Read more: http://www.time.com/time/magazine/article/0,9171,2128304,00.html#ixzz2B4zOlxDk

 

As I wrote above: All this issue needs is simply a leader. A US leader. And in Romney we'll get zero. Actually we'll get minus. In Obama we might be able to swing it... Should the US DO NOTHING IN THE NEXT THREE YEARS about global warming, the USA will become irrelevent. It will become the laughing stock of the world. It will become the "former" super power... It will sink very quickly into a quagmire of illusions and little wars it cannot win — and there are strong odds, it will be swamped with stronger storms and other climatic calamities...


move to the appalachian mountains...

 

A Shared Determination to Rebuild and Restore the Jersey Shore

By

POINT PLEASANT BEACH, N.J. — John Schaad, 53 a longtime Jersey Shore resident, was staring out to the sea and looking shellshocked on the Boardwalk just across from what is known as the Sinatra House, where the sounds of big-band music waft into the air all summer long as an endless parade of people sashay by.

“You know,” he said on Thursday, “used to be no one wanted to say they were from Jersey. Now everyone knows the Jersey Shore. There’s no place like it, there’s nothing like being on the Boardwalk in the summer.”

“We’ll rebuild it,” said Mr. Schaad, who owns a landscaping business, “and it will still be a fabulous place. It won’t be the same, but we’ll be back.”

It is not entirely clear when the 127 miles of coast from Sandy Hook to Cape May went from funky seaside phantasmagoria to a sliver of American myth. But for the hordes of the curious, the awe-struck and the traumatized who swarmed Jenkinson’s Boardwalk here on Thursday, and for hundreds of thousands of visitors for whom memories of the Shore are a part of their emotional wiring, Gov. Chris Christie got it right this week when he said: “The level of devastation at the Jersey Shore is unthinkable.”

In Point Pleasant Beach, a blue-collar, family-oriented resort community, where the Boardwalk constitutes the front yard for dozens of modest brick houses facing the ocean and where other cottages are crammed in a few feet apart, the shock was palpable.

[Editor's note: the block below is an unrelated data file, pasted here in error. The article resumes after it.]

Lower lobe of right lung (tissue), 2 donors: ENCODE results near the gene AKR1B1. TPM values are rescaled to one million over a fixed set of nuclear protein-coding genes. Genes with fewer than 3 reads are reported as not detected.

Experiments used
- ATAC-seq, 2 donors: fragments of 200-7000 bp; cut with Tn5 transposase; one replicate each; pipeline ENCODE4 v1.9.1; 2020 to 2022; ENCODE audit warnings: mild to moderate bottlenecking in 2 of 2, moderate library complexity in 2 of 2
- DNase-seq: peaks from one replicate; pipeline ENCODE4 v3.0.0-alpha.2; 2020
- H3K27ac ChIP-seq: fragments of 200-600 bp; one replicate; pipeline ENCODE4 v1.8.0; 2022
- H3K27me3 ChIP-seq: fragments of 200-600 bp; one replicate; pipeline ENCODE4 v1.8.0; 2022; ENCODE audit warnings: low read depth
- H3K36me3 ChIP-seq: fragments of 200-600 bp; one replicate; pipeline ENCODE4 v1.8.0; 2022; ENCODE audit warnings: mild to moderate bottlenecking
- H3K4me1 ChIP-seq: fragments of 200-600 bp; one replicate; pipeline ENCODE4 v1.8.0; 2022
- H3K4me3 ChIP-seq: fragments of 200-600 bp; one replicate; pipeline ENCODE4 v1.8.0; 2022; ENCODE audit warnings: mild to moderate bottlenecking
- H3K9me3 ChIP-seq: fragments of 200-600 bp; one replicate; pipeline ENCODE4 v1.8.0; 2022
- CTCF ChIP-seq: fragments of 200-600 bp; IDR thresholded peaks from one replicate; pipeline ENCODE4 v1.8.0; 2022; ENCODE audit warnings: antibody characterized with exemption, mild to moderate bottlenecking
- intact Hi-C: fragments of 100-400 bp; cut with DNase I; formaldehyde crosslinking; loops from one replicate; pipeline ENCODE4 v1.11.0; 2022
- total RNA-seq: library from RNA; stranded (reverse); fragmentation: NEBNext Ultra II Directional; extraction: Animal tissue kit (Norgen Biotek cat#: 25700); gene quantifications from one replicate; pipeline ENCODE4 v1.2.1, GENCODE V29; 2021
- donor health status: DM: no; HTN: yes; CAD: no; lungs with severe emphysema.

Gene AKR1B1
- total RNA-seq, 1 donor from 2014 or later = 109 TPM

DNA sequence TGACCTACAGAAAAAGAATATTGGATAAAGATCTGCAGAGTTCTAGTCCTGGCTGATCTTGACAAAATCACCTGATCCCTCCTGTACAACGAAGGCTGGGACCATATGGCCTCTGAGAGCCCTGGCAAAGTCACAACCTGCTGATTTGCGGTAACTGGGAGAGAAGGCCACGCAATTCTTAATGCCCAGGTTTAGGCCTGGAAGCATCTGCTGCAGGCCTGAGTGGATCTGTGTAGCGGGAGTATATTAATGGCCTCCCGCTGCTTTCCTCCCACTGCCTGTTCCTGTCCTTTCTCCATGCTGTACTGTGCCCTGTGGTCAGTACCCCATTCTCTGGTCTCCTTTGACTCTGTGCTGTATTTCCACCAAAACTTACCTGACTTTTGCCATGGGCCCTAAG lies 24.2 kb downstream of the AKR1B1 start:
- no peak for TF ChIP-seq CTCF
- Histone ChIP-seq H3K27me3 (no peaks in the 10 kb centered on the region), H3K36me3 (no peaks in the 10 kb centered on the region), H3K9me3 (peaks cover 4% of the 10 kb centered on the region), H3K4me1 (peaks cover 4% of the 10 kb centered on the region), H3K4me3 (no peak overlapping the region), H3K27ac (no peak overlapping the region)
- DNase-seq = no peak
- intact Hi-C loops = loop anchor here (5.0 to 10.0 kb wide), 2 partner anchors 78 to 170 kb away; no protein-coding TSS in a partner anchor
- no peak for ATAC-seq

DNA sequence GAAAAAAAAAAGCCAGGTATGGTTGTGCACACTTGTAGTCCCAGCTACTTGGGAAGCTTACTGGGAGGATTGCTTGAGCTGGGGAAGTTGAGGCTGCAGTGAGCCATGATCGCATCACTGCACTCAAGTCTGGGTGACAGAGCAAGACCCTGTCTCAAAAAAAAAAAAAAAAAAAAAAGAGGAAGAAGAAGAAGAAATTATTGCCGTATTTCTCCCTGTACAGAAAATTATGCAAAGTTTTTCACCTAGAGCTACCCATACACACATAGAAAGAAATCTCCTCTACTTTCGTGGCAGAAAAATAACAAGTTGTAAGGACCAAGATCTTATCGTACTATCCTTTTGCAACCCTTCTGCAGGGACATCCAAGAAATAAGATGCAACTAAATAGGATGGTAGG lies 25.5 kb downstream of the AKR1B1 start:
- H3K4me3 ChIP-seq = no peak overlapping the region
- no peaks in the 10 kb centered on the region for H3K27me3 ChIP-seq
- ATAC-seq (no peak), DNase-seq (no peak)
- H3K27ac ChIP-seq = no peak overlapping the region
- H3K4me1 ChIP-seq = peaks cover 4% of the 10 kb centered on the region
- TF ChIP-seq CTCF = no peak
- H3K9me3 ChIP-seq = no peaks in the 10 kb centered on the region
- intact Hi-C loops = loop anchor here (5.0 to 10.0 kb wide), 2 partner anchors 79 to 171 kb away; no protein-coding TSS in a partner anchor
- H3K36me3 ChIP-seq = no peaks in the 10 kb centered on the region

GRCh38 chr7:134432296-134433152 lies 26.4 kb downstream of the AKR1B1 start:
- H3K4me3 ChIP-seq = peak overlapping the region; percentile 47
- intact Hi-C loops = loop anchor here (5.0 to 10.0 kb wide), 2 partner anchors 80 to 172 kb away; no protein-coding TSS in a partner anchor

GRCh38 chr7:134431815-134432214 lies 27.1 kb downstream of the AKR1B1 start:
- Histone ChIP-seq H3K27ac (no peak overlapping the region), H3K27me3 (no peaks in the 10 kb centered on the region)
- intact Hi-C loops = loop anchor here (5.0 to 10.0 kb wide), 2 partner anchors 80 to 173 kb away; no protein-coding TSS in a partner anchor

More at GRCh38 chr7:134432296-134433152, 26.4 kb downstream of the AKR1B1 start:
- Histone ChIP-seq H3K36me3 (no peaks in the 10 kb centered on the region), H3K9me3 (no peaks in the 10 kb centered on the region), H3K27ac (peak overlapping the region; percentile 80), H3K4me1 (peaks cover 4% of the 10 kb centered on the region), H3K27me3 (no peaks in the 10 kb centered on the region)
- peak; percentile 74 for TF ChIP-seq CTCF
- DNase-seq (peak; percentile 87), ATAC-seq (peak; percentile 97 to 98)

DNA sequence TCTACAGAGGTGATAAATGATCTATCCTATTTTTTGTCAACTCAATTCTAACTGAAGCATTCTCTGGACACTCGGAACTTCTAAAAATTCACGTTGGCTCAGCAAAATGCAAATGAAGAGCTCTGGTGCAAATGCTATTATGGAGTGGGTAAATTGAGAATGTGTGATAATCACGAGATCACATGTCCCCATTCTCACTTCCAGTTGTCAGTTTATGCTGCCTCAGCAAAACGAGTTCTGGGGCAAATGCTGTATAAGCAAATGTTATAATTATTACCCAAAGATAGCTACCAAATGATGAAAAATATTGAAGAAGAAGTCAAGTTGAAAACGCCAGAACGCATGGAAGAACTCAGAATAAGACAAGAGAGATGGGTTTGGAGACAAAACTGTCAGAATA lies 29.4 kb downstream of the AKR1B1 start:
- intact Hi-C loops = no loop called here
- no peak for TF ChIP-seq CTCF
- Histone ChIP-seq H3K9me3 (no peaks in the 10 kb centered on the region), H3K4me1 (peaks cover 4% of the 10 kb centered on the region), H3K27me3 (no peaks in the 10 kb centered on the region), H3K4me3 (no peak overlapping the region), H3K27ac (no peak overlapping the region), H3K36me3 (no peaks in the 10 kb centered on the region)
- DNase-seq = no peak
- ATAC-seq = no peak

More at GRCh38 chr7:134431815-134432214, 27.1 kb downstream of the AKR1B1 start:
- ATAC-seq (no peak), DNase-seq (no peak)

People stopped and stared in shock at what was left of Martell’s Tiki Bar, where perhaps 70 feet of pier was ripped off and tossed into the sea. Most of the houses on the Boardwalk are boarded up but intact. Cascades of floodwaters inundated houses blocks from the sea and the Boardwalk had the air of a carnival turned house of horrors. The Fun House and the rest are now dark, dirty and forlorn.

http://www.nytimes.com/2012/11/03/nyregion/at-the-jersey-shore-a-shared-...       

 

I will be your bookie for next year :

The odds are:

 

  • even for another devastating storm in the Caribbean
  • 5 to one for another devastating hurricane on New Orleans
  • 10 to one for another Sandy
  • 12 to one for one hundred tornadoes in the mid west
  • 20 to one for massive floods in Britain
  • 25 to one for record breaking heat in Siberia
  • 2 to one Australia's east coast is going to suffer a massive heat wave.
  • Sure thing that 2012 and 2013 are going to be the warmest years yet
In regard to the Jersey shore, I would build at least 3 metres above the sand dunes in super reinforced concrete, with legs going down to the bedrock. That would take care of the next 100 years. After that, my guess is that you may have to move on the slopes of the Appalachian mountains...

 

 

shocking news...

 

 

THE next United Nations climate report will ''scare the wits out of everyone'' and should provide the impetus needed for the world to finally sign an agreement to tackle global warming, the former head of the UN negotiations said.

Yvo de Boer, the UN climate chief during the 2009 Copenhagen climate change talks, said his conversations with scientists working on the next report of the Intergovernmental Panel on Climate Change suggested the findings would be shocking.